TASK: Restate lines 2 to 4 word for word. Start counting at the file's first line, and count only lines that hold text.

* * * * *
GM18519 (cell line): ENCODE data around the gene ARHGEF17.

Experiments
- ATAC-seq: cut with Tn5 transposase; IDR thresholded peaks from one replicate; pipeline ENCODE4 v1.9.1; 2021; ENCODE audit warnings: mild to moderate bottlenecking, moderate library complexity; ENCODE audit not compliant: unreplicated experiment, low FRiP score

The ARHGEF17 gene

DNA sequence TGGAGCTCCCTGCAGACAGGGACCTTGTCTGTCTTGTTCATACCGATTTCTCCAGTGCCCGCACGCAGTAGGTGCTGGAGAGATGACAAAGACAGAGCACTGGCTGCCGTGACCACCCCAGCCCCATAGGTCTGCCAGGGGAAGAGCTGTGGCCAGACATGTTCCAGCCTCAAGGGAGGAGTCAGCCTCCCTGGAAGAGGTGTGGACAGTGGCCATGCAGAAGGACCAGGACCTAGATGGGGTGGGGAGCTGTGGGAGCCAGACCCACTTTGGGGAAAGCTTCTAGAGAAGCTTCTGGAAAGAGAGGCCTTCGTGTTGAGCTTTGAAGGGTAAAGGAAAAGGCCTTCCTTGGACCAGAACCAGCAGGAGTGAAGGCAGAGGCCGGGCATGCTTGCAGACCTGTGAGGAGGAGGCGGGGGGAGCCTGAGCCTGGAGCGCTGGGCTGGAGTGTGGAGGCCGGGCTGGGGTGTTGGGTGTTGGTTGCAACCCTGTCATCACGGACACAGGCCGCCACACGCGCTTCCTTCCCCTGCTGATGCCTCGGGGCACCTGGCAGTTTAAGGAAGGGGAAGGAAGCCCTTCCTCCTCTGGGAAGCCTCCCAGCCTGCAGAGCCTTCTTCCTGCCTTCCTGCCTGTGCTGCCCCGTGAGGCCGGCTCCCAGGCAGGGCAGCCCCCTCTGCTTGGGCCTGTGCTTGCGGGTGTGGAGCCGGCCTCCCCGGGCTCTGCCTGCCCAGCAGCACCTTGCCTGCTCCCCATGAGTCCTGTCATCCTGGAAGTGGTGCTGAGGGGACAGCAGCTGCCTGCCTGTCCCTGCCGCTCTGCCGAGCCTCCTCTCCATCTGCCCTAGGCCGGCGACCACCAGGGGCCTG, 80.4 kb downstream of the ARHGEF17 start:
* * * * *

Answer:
Experiments
- ATAC-seq: cut with Tn5 transposase; IDR thresholded peaks from one replicate; pipeline ENCODE4 v1.9.1; 2021; ENCODE audit warnings: mild to moderate bottlenecking, moderate library complexity; ENCODE audit not compliant: unreplicated experiment, low FRiP score

The ARHGEF17 gene